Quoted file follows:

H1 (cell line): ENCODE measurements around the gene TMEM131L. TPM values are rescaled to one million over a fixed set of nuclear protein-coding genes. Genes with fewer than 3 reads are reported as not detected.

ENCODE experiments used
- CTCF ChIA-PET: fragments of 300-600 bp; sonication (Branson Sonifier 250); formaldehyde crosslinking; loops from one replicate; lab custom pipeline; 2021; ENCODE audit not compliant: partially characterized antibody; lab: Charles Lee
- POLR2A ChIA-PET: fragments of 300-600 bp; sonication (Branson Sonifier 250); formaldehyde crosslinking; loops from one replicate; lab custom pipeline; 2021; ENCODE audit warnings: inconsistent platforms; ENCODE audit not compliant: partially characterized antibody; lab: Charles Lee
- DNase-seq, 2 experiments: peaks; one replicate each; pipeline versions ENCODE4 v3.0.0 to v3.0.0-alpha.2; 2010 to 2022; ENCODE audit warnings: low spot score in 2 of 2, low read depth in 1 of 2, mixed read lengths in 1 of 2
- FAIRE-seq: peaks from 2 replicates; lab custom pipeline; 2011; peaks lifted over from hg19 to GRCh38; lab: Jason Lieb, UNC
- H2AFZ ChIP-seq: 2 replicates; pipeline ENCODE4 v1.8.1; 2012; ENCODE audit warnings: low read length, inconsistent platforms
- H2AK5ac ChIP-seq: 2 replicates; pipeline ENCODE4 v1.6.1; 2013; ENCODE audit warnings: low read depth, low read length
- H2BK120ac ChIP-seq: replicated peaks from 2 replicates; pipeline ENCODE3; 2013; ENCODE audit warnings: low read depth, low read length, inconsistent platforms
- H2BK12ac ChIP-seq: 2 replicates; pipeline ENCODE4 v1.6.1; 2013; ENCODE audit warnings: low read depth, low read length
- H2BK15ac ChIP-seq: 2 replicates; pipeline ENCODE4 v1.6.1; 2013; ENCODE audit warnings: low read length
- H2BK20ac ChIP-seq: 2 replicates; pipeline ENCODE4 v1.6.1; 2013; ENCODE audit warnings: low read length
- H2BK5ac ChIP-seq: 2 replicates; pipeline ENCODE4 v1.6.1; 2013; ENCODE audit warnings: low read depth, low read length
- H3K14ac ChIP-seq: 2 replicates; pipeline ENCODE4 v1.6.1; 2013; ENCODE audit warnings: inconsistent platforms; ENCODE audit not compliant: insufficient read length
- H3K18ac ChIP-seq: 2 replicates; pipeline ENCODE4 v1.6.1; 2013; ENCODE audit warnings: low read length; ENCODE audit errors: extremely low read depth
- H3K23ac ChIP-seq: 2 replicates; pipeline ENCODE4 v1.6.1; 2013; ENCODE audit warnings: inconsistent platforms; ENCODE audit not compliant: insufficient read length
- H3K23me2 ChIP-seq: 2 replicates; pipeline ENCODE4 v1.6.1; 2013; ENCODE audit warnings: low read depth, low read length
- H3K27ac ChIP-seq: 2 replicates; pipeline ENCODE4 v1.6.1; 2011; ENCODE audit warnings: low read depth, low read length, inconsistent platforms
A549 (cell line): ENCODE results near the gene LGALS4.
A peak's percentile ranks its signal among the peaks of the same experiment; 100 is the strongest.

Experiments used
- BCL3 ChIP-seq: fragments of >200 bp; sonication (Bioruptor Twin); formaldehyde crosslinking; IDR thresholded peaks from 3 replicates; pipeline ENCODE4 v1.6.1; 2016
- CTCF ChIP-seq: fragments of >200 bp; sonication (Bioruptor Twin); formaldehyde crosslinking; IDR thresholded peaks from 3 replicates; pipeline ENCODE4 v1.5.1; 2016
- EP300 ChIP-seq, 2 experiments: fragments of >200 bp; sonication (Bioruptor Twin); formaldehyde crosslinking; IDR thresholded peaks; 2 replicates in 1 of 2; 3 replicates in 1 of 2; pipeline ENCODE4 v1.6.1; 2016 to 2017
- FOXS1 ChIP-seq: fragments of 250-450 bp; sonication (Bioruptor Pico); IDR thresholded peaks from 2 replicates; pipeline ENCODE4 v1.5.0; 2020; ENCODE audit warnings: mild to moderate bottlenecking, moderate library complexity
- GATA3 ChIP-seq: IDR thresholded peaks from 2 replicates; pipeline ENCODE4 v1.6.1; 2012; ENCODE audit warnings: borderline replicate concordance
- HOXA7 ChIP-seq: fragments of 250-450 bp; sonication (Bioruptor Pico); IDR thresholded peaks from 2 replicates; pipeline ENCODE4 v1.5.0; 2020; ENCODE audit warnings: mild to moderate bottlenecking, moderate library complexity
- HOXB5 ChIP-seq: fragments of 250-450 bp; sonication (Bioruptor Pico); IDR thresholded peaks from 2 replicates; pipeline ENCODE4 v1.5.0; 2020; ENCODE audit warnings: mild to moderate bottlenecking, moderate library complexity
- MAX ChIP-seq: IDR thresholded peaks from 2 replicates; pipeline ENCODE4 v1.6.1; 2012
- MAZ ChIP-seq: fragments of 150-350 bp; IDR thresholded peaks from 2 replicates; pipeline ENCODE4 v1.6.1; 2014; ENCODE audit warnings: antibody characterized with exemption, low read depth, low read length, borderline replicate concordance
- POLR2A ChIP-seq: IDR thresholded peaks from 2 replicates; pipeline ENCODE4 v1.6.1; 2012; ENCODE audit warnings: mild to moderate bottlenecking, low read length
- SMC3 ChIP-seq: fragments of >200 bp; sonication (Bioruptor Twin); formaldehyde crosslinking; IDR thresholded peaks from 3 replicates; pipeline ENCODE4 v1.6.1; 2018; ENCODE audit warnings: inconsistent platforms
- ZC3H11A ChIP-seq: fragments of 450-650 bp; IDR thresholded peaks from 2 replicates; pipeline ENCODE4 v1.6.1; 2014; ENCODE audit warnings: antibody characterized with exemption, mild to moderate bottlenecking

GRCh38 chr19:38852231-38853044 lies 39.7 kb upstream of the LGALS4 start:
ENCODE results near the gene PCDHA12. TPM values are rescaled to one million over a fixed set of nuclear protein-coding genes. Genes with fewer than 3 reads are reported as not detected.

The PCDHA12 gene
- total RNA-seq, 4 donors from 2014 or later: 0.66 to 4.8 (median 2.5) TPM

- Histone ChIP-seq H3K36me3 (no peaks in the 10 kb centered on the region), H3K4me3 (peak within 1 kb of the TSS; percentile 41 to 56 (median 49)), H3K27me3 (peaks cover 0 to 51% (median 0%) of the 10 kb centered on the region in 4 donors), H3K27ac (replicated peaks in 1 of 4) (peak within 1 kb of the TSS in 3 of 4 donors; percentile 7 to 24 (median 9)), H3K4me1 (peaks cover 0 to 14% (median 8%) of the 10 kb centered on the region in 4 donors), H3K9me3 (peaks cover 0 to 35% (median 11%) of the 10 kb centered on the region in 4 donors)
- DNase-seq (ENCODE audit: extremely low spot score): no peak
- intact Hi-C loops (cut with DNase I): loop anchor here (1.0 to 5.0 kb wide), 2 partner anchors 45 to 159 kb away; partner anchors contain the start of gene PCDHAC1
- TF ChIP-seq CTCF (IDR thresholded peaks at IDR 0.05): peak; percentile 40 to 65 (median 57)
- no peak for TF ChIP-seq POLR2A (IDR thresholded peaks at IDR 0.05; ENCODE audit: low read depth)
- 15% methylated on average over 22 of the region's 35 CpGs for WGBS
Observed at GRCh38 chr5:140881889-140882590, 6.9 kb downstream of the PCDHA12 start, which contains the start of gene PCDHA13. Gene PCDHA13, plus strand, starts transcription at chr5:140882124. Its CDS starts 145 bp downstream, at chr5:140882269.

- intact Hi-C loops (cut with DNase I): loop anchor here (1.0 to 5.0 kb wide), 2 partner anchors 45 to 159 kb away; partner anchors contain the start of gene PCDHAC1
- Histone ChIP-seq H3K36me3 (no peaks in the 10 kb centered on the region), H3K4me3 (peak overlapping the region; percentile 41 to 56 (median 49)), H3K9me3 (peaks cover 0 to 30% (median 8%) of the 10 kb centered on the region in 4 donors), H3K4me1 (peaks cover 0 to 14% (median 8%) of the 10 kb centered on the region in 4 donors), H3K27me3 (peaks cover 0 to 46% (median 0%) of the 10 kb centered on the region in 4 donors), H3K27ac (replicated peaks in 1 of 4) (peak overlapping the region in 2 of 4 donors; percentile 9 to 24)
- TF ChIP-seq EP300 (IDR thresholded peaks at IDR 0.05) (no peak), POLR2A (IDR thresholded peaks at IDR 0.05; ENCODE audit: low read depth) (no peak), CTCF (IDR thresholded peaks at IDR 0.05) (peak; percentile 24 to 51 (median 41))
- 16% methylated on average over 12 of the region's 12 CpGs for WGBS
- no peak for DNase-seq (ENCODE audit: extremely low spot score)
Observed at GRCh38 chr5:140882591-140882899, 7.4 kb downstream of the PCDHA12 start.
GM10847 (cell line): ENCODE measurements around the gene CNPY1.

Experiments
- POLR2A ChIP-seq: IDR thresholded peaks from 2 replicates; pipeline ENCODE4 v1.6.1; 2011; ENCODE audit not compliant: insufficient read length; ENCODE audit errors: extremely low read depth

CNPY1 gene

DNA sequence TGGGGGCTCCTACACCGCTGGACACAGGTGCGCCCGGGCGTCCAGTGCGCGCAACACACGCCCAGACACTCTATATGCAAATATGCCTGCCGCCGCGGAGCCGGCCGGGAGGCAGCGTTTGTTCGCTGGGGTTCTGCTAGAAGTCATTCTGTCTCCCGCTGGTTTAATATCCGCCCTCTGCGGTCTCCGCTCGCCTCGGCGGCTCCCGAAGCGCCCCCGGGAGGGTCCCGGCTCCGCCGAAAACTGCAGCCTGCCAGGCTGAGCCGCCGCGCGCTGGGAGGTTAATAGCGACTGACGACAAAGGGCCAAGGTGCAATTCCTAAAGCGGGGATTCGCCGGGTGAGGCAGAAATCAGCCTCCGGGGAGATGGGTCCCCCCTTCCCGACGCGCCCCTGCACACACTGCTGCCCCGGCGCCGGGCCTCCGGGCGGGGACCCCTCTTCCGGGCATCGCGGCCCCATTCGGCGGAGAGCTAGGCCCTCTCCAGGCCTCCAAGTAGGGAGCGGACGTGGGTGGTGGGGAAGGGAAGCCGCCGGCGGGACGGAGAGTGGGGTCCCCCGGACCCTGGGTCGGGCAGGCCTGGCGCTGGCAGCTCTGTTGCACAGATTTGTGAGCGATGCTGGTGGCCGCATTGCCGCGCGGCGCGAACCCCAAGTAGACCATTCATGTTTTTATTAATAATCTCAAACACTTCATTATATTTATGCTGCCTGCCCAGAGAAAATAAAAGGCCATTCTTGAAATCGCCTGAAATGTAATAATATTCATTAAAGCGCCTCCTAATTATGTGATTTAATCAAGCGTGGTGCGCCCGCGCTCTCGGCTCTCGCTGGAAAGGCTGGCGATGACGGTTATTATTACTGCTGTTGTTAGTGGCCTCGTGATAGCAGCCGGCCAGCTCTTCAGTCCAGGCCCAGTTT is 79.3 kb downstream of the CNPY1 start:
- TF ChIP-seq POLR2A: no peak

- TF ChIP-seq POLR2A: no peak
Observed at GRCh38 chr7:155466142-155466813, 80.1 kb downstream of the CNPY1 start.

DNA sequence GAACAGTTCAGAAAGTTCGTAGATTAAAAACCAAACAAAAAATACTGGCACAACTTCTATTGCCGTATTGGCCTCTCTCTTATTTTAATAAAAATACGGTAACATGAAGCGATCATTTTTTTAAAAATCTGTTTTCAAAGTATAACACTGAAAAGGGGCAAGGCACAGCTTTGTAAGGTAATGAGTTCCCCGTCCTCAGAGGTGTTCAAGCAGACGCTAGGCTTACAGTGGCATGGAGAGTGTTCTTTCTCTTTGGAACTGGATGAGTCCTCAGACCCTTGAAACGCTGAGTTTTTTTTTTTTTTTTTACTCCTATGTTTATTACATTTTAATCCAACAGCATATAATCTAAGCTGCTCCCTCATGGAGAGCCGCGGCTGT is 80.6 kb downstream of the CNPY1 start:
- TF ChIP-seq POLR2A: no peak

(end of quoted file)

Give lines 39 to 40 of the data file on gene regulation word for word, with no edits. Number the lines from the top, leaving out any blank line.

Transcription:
- DNase-seq (ENCODE audit: extremely low spot score): no peak
- intact Hi-C loops (cut with DNase I): loop anchor here (1.0 to 5.0 kb wide), 2 partner anchors 45 to 159 kb away; partner anchors contain the start of gene PCDHAC1